Posts Tagged ‘Jonathan Sharp’

NY City Principal Jock Soto’s Piece Performed Friday

Friday, July 13th, 2012

Jock Soto came to Idyllwild to choreograph a Native Arts dance

By Marcia E. Gawecki

To close off Native American Arts Week at Idyllwild Arts, two faculty dancers will perform a piece choreographed by Jock Soto, retired principal dancer for the New York City Ballet, during his visit to Idyllwild Arts a couple of months ago. The Pas de Deax will be performed at 7 p.m. at the IAF Theatre on campus.

When Jock Soto retired after 25 years as principal for the New York City Ballet in 2005, he wrote a book about his life and career for Random House. He said that he was fortunate that he was able to learn dances quickly so that people liked to work with him. He credits his mother, the first female hoop dancer, with giving him strength.

He still teaches ballet at the School of American Ballet (SAB) in New York where he learned how to dance professionally.

Tonight, Soto’s piece will be performed by his friend, Jonathan Sharp, and Ellen Rosa, from the Idyllwild Arts dance department. It features original music by Laura Ortman, a White Mountain Apache, who is a musician and composer from Brooklyn. The Cahuilla Birdsingers also will perform.

Over the years, Jock worked with many choreographers, including George Balanchine, who personally asked him to join the New York City Ballet.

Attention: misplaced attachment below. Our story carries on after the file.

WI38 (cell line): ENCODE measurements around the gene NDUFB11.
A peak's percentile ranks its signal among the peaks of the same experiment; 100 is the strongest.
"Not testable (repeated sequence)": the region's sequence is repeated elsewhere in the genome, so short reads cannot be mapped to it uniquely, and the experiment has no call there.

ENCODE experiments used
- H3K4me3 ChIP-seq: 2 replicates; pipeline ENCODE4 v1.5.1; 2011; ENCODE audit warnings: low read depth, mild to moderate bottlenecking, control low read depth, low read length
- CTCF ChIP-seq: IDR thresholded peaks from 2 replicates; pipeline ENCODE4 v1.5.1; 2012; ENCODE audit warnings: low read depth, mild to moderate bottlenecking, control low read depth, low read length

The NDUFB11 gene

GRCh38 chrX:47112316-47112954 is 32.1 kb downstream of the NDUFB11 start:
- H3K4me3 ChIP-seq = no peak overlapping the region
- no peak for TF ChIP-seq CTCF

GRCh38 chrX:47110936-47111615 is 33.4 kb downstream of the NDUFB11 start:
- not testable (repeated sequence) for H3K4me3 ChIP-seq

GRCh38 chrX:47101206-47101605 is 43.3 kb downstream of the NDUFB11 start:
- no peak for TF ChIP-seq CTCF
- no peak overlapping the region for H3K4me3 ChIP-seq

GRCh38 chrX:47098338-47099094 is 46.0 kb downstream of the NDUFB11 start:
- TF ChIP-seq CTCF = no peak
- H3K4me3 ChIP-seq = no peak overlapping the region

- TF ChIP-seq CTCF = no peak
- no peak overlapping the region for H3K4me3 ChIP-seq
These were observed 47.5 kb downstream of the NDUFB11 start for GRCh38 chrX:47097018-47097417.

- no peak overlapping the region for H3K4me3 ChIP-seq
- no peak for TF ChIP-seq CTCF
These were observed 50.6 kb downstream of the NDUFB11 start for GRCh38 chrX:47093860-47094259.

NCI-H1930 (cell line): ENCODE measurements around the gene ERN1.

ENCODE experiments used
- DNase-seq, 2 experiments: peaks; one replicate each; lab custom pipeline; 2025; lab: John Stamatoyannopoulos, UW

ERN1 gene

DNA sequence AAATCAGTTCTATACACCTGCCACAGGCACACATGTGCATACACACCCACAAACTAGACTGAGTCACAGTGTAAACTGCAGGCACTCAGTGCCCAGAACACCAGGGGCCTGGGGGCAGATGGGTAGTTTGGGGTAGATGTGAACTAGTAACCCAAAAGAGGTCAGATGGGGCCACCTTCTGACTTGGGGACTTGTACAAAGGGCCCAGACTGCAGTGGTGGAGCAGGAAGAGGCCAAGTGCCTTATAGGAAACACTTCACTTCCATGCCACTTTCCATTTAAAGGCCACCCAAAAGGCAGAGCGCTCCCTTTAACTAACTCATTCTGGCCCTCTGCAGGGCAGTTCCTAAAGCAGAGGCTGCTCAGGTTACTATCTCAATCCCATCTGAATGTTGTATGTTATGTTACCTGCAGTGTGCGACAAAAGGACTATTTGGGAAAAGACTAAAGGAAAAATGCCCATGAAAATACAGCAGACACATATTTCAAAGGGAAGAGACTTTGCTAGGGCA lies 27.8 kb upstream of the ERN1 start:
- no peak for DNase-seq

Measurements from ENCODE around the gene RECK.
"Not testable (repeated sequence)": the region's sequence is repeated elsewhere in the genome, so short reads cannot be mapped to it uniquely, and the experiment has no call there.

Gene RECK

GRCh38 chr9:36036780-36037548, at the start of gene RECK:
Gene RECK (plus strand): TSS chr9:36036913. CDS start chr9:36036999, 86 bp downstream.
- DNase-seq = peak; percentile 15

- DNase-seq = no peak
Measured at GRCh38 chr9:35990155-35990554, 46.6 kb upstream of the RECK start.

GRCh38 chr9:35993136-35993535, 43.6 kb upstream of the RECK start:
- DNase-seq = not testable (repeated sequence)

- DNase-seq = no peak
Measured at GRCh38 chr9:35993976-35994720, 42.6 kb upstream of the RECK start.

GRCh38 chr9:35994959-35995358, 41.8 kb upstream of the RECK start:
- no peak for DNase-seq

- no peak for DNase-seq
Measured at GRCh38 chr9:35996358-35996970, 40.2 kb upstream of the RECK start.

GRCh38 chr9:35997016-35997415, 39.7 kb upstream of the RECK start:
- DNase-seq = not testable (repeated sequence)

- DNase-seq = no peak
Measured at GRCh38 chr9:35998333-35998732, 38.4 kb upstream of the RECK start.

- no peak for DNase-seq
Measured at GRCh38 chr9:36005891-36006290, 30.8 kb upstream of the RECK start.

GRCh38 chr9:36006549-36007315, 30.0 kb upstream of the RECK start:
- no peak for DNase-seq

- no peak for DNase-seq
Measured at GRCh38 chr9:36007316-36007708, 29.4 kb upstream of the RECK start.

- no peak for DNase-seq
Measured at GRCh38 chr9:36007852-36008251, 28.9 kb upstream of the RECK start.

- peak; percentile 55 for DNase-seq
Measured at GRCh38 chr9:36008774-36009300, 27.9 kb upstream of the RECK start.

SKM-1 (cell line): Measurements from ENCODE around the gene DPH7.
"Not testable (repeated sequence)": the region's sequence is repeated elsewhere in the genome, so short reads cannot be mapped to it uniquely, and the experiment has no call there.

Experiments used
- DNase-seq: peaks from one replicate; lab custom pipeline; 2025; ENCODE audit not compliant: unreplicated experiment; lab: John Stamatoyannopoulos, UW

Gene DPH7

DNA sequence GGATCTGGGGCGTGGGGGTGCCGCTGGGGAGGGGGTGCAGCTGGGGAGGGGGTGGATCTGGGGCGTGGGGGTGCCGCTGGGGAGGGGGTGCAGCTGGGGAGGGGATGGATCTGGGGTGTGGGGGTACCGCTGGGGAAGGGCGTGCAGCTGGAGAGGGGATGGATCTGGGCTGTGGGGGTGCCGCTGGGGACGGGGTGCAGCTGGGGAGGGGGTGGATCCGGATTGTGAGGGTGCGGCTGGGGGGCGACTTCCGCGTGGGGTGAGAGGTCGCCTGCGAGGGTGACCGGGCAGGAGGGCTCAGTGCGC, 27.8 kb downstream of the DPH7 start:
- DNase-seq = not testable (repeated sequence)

Jock said that he enjoys choreographing dances, like the Pas de Deux that he will be performing with Laura tonight at 7 p.m. at the IAF Theatre on campus. Like all events at Idyllwild Arts, it is free and open to the public. For more information, visit www.idyllwildarts.org or call (951) 265-6755.

Copyright 2012 Idyllwild Me. All rights reserved.

 

NYC Ballet Principal Jock Soto Visits Idyllwild

Monday, May 7th, 2012

Jock Soto in Idyllwild

By Marcia E. Gawecki

More than 100 featured ballet roles were written for him.

For 25 years, Jock Soto was the principal ballet dancer for the New York City Ballet, and left when he turned 40 years old in 2005. Since then, he wrote a book about his dancing career (because Random House asked him to), including his mother’s strong influence.

She was the first female Navajo hoop dancer.

“She used hoops to mimic the movements of eagles and horses,” Jock said. ”

Random House asked Jock to write his memoir soon after his mother’s death.

“At first, I didn’t want to do it,” Jock recalled. “But then I realized it would be a nice tribute to her. But I also wanted ballet dancers to know that there’s life after dancing.”